UPDATE | 10/6/18 at 12:40 p.m. 

Crews will continue to fortify the threatened sand berm on the Peninsula until at least Tuesday, Marine Safety Captain David Guerra said.

No additional flooding was reported Saturday morning, only some remaining water from Friday’s high surf caused by Hurricane Sergio, according to Guerra.

“We’re waiting for the next high tide at 7 o’clock tonight,” Guerra said. “But the surf has died down since yesterday.”

Crews will remain on the Peninsula day and night and expect another surge on Tuesday.

PREVIOUSLY | 10/5/18 at 1:06 p.m.

Crews were rebuilding the sand berm on the Peninsula today after waves breached the protective barrier and threatened to flood nearby homes, according to authorities.

Hurricane Sergio off the coast of Baja California kicked up the bigger-than-expected swells that pounded through the berm early Friday morning, Marine Safety Capt. Cameron Abel said. This afternoon, the storm was still creating waves of about 4 to 5 feet along Long Beach, according to Abel.

Long Beach Fire Department Search and Rescue members load sandbags in hopes of protecting homes as crews rebuild the sand berm on the Peninsula In Long Beach October 5, 2018. Photo by Thomas R Cordova.
Long Beach Fire Department Search and Rescue members load sandbags in hopes of protecting homes as crews rebuild the sand berm on the Peninsula In Long Beach October 5, 2018. Photo by Thomas R Cordova.

“It’s shown up a lot stronger a lot sooner than we expected,” he said.

The waves broke through the berm early Friday and started splattering against a small seawall that serves as something of a last line of protection for homes on the Peninsula, according to Abel.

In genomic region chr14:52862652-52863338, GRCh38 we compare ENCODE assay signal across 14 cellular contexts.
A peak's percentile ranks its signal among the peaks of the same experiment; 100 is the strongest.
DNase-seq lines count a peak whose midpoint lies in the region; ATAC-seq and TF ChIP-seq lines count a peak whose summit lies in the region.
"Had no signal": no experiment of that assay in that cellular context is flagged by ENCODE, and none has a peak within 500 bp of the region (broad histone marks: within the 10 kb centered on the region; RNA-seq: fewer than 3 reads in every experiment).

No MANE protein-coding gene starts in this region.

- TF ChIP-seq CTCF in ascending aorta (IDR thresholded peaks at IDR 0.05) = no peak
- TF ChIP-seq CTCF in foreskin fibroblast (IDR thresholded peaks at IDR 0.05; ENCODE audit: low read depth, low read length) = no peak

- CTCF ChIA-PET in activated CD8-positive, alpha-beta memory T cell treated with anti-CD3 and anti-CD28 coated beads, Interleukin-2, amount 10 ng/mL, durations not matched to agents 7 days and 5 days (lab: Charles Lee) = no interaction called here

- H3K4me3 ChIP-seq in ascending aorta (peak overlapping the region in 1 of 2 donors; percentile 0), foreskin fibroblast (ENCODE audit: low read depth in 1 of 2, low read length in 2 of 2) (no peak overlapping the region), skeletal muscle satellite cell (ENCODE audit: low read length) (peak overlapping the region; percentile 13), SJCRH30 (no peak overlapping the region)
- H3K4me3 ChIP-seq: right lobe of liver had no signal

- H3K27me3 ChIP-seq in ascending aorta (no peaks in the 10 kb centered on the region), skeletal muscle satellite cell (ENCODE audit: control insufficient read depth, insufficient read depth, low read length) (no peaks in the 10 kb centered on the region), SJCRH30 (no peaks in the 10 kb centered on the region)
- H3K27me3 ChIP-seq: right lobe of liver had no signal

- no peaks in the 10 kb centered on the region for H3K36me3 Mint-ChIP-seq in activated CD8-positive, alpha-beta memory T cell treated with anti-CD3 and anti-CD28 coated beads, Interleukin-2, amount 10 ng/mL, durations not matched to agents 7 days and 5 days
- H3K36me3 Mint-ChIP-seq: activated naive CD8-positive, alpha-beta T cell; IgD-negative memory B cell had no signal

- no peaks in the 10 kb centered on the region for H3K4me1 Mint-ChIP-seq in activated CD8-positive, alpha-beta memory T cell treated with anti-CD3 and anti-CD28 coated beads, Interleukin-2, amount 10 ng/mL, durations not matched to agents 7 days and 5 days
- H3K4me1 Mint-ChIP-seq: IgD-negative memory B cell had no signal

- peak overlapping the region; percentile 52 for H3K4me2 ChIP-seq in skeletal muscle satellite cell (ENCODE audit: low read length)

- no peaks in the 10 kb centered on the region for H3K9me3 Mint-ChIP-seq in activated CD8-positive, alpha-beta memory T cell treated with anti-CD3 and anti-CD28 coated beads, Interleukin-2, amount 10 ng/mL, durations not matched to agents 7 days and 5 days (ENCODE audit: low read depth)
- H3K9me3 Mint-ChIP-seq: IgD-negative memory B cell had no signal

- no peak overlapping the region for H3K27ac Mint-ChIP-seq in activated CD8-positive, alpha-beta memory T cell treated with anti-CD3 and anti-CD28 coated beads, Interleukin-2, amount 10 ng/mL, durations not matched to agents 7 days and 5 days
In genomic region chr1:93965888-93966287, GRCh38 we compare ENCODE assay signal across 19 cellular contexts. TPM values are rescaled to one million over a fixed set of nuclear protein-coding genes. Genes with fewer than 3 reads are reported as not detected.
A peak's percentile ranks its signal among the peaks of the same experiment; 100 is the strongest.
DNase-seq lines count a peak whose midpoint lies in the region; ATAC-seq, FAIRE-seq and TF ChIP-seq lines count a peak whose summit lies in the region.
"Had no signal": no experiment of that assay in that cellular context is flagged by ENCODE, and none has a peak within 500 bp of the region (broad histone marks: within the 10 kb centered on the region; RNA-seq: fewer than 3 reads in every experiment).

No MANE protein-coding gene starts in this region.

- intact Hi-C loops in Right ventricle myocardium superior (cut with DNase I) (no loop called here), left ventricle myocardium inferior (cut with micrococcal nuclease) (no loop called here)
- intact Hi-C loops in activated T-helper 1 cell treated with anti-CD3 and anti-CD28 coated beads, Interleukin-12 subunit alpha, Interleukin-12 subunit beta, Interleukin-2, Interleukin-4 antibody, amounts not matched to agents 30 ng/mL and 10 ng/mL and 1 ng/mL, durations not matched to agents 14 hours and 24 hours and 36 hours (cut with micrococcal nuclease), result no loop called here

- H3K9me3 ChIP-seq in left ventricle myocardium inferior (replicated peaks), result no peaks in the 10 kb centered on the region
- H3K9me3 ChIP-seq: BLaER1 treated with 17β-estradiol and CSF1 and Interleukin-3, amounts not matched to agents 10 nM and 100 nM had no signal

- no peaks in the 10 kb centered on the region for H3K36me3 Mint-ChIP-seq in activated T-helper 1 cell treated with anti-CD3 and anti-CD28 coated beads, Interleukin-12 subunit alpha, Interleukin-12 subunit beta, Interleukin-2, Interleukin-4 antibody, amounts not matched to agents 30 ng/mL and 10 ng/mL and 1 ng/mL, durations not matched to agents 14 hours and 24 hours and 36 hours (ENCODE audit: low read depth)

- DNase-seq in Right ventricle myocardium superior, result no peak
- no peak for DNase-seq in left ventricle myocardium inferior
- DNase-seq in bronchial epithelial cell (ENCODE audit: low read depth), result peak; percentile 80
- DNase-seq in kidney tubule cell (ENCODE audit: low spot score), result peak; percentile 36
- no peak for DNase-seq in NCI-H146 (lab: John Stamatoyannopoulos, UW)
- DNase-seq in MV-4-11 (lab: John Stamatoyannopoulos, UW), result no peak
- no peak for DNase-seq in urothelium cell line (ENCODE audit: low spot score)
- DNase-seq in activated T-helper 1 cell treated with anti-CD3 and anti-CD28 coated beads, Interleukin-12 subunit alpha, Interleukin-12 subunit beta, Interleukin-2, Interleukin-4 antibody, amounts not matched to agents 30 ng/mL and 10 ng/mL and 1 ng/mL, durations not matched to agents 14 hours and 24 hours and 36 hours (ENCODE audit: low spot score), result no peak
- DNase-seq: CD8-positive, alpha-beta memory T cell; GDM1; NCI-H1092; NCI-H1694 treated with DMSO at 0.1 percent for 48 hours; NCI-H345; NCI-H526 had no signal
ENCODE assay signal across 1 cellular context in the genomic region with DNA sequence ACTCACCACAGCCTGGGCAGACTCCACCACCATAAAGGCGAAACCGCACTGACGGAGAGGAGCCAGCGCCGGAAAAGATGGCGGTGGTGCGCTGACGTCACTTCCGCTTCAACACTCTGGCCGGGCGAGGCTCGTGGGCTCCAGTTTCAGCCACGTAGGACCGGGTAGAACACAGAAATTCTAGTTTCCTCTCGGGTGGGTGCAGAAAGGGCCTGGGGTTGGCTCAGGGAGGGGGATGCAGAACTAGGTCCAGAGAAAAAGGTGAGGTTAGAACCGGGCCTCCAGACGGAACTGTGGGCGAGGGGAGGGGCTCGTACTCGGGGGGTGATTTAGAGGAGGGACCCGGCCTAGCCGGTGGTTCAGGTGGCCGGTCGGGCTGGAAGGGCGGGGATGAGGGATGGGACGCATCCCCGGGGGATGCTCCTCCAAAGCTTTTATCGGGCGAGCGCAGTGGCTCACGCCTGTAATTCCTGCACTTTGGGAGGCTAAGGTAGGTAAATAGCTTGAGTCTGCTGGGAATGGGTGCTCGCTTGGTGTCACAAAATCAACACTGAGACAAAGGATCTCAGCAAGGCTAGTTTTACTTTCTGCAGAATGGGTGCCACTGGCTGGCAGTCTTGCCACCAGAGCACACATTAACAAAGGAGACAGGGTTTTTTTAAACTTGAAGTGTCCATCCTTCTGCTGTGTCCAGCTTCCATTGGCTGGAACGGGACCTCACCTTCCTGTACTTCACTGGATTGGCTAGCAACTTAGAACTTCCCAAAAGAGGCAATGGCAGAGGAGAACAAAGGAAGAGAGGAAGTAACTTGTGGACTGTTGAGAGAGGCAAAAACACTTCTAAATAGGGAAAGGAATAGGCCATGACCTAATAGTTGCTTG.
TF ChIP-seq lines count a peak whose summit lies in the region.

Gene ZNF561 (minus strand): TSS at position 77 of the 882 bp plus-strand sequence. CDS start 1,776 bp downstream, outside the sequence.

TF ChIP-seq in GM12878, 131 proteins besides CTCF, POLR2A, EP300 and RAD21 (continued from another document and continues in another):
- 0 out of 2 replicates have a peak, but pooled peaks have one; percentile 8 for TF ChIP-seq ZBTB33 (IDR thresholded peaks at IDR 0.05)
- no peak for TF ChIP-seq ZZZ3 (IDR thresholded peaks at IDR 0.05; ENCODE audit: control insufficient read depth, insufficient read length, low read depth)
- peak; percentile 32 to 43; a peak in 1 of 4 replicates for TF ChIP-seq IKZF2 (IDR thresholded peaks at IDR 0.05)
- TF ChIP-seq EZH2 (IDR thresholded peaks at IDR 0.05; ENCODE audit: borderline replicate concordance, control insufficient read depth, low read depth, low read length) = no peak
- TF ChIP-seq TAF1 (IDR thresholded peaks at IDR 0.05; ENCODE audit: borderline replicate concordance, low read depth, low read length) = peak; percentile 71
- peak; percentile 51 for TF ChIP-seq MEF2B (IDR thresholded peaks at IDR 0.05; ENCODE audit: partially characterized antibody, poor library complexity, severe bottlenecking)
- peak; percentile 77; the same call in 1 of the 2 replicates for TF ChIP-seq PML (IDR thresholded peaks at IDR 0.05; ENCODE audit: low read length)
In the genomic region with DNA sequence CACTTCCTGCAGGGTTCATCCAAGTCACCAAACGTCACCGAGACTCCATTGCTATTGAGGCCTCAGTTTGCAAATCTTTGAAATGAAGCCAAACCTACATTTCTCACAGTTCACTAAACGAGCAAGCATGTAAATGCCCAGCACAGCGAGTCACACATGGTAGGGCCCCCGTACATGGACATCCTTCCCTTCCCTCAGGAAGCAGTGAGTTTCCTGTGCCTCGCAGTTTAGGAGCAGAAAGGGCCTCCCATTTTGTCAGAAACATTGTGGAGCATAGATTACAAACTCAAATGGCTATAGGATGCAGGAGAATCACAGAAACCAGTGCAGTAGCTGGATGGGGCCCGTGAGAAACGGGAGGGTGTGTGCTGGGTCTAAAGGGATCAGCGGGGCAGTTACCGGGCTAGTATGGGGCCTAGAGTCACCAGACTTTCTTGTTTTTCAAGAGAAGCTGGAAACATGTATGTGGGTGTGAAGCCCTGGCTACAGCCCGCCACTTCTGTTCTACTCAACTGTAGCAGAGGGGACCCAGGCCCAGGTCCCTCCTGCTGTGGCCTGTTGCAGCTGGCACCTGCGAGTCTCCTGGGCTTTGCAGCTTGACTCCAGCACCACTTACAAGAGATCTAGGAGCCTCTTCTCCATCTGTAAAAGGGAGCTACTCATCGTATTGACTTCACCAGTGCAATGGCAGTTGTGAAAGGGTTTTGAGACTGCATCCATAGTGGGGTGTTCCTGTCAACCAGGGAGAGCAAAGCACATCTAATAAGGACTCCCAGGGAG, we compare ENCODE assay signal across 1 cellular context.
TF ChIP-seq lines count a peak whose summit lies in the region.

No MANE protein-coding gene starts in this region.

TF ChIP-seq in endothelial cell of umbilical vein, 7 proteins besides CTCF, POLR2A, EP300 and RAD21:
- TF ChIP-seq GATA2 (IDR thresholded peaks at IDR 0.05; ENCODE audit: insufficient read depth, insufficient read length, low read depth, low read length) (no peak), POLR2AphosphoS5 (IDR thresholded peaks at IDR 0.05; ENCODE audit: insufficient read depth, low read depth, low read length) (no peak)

The spray flooded some homes’ porches, but there was no significant damage, he said. Homes between 64th Place and 67th Place were the hardest hit, according to Abel.

Mike Vanderipe looks at the surf between a gap of a temporary wood wall that was built in an attempt to save homes from being flooded on the Peninsula in Long Beach October 5, 2018. Photo by Thomas R Cordova.
Mike Vanderipe looks at the surf between a gap of a temporary wood wall that was built in an attempt to save homes from being flooded on the Peninsula in Long Beach October 5, 2018. Photo by Thomas R Cordova.

He said crews are now reinforcing the seawall and using heavy equipment to quickly rebuild the berm before high tide hits at about 7:15 p.m.

Residents who want to further protect their homes can pick up sandbags at the 72nd Place parking lot at the end of the Peninsula, Abel said.

Waves of 4 to 6 feet with local sets to 7 feet are expected in Long Beach through Sunday afternoon, according to a National Weather Service advisory.

Authorities are asking residents to be careful and stay out of the way while crews are making repairs.

“A lot of people want to take a look at it, but stay off the beach on the Peninsula,” Abel said.

Jeremiah Dobruck is managing editor of the Long Beach Post. Reach him at [email protected] or @jeremiahdobruck on Twitter.